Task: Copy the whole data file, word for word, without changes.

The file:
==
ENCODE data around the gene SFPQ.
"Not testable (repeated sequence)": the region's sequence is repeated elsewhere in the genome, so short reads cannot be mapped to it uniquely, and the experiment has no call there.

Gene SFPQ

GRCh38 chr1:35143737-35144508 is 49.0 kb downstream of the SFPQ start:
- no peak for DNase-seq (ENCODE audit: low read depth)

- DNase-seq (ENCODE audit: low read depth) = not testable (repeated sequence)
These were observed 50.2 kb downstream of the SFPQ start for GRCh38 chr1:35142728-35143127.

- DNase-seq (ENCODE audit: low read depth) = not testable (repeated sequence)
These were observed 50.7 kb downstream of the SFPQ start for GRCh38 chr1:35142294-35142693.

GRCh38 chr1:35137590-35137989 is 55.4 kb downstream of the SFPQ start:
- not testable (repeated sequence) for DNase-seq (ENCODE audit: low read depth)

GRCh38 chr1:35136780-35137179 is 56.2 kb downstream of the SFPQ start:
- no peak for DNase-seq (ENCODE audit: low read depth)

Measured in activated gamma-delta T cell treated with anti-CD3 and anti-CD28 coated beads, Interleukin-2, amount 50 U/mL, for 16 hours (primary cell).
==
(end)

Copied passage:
ENCODE data around the gene SFPQ.
"Not testable (repeated sequence)": the region's sequence is repeated elsewhere in the genome, so short reads cannot be mapped to it uniquely, and the experiment has no call there.

Gene SFPQ

GRCh38 chr1:35143737-35144508 is 49.0 kb downstream of the SFPQ start:
- no peak for DNase-seq (ENCODE audit: low read depth)

- DNase-seq (ENCODE audit: low read depth) = not testable (repeated sequence)
These were observed 50.2 kb downstream of the SFPQ start for GRCh38 chr1:35142728-35143127.

- DNase-seq (ENCODE audit: low read depth) = not testable (repeated sequence)
These were observed 50.7 kb downstream of the SFPQ start for GRCh38 chr1:35142294-35142693.

GRCh38 chr1:35137590-35137989 is 55.4 kb downstream of the SFPQ start:
- not testable (repeated sequence) for DNase-seq (ENCODE audit: low read depth)

GRCh38 chr1:35136780-35137179 is 56.2 kb downstream of the SFPQ start:
- no peak for DNase-seq (ENCODE audit: low read depth)

Measured in activated gamma-delta T cell treated with anti-CD3 and anti-CD28 coated beads, Interleukin-2, amount 50 U/mL, for 16 hours (primary cell).